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  • Writer's pictureChelsea Wilkinson

DATA - the new leverage for buyouts

Four years ago, The Economist grabbed our collective attention with the headline: ‘The worlds’ most valuable resource is no longer oil, but data’.

Accompanied by an image of oil rigs bearing the logos of Facebook, Google, Amazon, …, we all intuitively nodded our heads.

Sure. Big data was big business for big business.

And then, we went back to our day jobs!

But the reality is that data is everyone’s business, big and small. None more so than in the private equity sector.

Yet, on the face of it, private equity fund managers (general partners (GPs)) have been slow to harness the transformative power – and value – of data and advanced analytics. However, momentum is building, driven by heightened competition for capital, deals, regulation, and reporting requirements. Plus, of course, the quest for alpha.

What are the benefits of advance analytics and data science for GPs? Clearly, there are many approaches and tools which can improve the operations of GP themselves: from origination to due diligence to investor reporting.

For example, EQT Ventures (the venture arm of Swedish parent EQT Partners) have built a proprietary machine learning platform to support their origination. Aptly named ‘Motherbrain’, it pulls the structured and unstructured data of over 10 million companies, from multiple sources, into a centralised system – enabling deal and operating teams to identify patterns and themes useful to target investments. Motherbrain has been pivotal in the sourcing of several successful investments, including Peakon, which EQT Ventures sold to Workday for US$700m earlier this year.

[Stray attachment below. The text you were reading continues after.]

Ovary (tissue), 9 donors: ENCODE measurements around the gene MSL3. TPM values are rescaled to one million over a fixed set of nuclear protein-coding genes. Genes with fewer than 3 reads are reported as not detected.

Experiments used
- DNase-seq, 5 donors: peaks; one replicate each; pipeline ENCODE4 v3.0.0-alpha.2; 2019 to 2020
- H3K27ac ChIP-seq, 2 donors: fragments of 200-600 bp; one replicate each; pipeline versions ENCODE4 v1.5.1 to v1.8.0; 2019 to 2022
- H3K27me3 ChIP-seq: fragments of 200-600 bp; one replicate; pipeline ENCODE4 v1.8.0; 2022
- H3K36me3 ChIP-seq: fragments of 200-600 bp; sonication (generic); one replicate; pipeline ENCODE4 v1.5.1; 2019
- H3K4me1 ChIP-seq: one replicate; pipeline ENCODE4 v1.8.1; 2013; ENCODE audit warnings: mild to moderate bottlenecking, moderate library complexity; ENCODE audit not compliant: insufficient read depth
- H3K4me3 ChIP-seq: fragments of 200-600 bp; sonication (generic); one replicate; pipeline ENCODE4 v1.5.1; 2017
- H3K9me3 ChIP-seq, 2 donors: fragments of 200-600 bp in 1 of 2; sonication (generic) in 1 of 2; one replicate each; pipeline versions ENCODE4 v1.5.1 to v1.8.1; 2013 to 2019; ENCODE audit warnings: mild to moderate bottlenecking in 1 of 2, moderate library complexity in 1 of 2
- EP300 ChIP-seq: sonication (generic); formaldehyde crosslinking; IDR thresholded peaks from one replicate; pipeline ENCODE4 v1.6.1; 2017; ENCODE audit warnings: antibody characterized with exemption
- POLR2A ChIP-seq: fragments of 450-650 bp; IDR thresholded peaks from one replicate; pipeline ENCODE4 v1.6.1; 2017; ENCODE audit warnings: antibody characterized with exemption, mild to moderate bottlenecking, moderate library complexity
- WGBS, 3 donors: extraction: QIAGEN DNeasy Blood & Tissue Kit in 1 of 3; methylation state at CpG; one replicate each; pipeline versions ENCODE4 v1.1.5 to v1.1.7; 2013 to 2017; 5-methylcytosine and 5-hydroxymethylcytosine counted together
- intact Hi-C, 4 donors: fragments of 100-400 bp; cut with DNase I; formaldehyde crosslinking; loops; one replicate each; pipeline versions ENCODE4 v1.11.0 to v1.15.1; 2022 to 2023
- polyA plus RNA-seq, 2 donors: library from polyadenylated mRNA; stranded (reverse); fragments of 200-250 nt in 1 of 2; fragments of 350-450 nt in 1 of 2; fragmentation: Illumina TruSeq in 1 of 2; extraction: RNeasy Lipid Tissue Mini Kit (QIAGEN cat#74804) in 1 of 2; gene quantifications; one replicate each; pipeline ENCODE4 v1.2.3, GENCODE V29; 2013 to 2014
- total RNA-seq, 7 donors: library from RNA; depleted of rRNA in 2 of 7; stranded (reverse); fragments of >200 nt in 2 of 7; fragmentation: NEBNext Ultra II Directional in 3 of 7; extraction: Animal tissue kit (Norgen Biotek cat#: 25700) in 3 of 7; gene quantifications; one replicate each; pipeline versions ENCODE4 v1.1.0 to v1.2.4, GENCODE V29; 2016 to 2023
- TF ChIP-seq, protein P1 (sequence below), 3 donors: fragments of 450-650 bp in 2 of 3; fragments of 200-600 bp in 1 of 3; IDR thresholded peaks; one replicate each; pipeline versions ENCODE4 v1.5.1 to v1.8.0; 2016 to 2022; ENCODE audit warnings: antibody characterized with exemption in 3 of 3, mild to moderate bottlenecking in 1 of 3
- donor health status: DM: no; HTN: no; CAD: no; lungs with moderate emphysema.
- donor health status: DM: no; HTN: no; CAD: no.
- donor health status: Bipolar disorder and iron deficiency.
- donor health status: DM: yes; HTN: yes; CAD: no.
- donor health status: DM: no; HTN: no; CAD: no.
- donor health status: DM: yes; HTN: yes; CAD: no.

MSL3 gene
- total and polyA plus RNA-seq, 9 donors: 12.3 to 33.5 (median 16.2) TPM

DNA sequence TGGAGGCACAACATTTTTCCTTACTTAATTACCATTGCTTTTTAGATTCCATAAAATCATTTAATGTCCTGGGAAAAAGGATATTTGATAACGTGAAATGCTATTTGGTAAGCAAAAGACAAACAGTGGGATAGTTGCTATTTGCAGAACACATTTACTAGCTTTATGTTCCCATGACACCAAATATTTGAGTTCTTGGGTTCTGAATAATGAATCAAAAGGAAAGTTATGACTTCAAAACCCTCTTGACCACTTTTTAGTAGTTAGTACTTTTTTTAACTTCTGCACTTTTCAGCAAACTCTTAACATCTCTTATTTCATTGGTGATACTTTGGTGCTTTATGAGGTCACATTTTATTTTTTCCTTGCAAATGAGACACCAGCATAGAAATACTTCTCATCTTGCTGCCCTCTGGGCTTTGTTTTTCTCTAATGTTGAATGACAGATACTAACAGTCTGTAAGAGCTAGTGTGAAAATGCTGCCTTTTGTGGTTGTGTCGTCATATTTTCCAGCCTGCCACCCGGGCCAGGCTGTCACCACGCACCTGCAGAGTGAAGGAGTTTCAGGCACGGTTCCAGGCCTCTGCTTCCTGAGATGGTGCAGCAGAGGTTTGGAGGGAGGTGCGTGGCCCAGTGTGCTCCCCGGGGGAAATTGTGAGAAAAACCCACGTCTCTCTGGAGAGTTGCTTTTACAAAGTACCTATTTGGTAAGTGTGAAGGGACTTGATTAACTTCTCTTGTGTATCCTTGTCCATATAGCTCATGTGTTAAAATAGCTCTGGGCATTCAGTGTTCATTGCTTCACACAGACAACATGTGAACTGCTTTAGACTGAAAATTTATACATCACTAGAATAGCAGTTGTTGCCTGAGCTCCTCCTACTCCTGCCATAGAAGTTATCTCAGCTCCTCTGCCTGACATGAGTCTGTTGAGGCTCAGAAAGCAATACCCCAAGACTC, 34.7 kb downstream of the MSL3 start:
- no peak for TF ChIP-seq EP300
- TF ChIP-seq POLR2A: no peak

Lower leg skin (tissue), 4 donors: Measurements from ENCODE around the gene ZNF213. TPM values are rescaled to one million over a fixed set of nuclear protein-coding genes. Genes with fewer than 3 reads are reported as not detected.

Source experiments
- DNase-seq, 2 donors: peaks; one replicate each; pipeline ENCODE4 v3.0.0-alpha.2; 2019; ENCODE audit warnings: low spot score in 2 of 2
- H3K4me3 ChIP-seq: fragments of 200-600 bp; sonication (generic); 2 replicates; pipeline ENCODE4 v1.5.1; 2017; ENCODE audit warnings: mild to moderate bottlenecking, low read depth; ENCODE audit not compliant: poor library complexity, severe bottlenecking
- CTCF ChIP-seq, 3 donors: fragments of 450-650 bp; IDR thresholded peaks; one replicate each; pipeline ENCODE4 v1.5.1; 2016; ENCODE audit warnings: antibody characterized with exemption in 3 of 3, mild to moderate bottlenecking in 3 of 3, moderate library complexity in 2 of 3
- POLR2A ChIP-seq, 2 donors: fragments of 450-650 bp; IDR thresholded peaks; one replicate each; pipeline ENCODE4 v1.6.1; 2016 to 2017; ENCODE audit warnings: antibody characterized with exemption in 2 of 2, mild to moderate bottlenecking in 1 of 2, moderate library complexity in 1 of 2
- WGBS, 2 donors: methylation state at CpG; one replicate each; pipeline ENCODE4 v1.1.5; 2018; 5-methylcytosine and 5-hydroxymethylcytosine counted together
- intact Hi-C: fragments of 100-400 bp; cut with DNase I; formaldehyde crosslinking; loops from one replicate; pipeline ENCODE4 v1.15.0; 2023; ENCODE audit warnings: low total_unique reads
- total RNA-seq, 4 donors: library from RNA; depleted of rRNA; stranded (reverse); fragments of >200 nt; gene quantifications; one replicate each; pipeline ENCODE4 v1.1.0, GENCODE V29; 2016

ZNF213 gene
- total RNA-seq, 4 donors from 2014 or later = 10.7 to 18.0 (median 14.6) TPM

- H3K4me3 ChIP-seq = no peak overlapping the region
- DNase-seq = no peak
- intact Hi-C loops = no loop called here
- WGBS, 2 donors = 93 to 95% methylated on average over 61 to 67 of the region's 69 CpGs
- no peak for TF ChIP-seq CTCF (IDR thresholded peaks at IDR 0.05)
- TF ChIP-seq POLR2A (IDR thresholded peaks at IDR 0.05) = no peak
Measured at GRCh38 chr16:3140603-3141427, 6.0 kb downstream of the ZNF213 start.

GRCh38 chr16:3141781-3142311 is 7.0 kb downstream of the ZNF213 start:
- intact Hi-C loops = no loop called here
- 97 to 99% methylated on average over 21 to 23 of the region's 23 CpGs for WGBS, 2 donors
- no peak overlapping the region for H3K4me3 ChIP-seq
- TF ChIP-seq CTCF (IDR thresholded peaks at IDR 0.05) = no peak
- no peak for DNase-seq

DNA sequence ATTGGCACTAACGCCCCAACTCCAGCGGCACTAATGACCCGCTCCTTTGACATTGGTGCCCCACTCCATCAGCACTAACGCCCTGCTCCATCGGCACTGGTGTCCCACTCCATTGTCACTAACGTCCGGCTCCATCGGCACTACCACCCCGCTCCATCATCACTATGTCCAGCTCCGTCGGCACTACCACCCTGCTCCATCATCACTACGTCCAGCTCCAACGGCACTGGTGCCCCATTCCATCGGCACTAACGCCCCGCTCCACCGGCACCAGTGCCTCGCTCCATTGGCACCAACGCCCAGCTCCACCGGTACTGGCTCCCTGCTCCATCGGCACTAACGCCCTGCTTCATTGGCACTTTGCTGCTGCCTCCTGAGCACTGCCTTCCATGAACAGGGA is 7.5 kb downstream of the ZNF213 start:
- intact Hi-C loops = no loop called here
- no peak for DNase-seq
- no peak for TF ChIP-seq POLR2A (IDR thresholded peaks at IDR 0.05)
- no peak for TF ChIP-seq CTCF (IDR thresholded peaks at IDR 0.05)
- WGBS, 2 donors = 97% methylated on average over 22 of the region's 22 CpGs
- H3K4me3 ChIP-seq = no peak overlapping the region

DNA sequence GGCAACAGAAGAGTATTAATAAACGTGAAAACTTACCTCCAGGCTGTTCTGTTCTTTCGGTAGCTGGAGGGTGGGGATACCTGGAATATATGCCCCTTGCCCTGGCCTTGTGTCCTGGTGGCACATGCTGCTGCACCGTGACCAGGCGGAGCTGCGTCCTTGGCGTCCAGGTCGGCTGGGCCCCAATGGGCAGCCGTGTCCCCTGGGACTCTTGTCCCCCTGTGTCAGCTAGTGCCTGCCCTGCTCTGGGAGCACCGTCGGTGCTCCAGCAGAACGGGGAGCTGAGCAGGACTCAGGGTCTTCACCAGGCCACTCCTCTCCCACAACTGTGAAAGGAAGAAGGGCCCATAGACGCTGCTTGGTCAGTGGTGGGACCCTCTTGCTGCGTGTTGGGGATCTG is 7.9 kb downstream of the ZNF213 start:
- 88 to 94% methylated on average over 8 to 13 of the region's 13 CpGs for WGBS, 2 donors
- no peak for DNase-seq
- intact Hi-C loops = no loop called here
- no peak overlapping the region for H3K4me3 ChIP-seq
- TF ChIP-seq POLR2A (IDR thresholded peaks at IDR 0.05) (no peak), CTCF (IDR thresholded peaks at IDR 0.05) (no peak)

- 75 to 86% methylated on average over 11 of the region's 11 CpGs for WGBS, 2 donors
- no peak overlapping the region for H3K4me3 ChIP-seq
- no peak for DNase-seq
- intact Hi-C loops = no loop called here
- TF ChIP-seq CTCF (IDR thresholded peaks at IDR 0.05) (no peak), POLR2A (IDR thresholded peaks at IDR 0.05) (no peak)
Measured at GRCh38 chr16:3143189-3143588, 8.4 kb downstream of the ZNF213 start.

Likewise, many GPs are using advanced analytics within their due diligence, to assess a target company’s organisational capabilities, customer behaviour, product portfolios, and brand awareness as they seek pre-deal valuation validation.

Furthermore, as more companies and Information Memorandum claim: ‘proprietary AI-backed decision making’ and ‘advanced automation’ – savvy investors are also diving more deeply into the data ecosystems, datasets, and algorithms themselves to determine reality – and then pricing and value creation strategies.

During these deep-dive data due diligences, prospective investors are asking the killer question: How effective is the target company at leveraging data and analytics to power its business and operational models?

Portfolio company optimisation & value creation through data Data – be it a client list, production line feed, vehicle tracking application, ERP, inventory, or workforce management system – can frequently be leveraged beyond its current use, thanks to data-science techniques. For many private equity-owned businesses – which have been heavily optimised using traditional operating methods – leveraging this data might very well be their ‘last mile’ in efficiency.

And I use the word ‘leveraging’ deliberately. Because opex or capex or both have typically been spent implementing the incumbent system and collecting the data. So, the leverage here is that you are using the same data again, just for a different purpose[1]; there’s a compounding effect.

In fact, this is one of the extraordinary characteristics of data (as opposed to other assets) – it can be used again and again, without deteriorating or depreciating. In fact, its value multiplies with each new use and use case.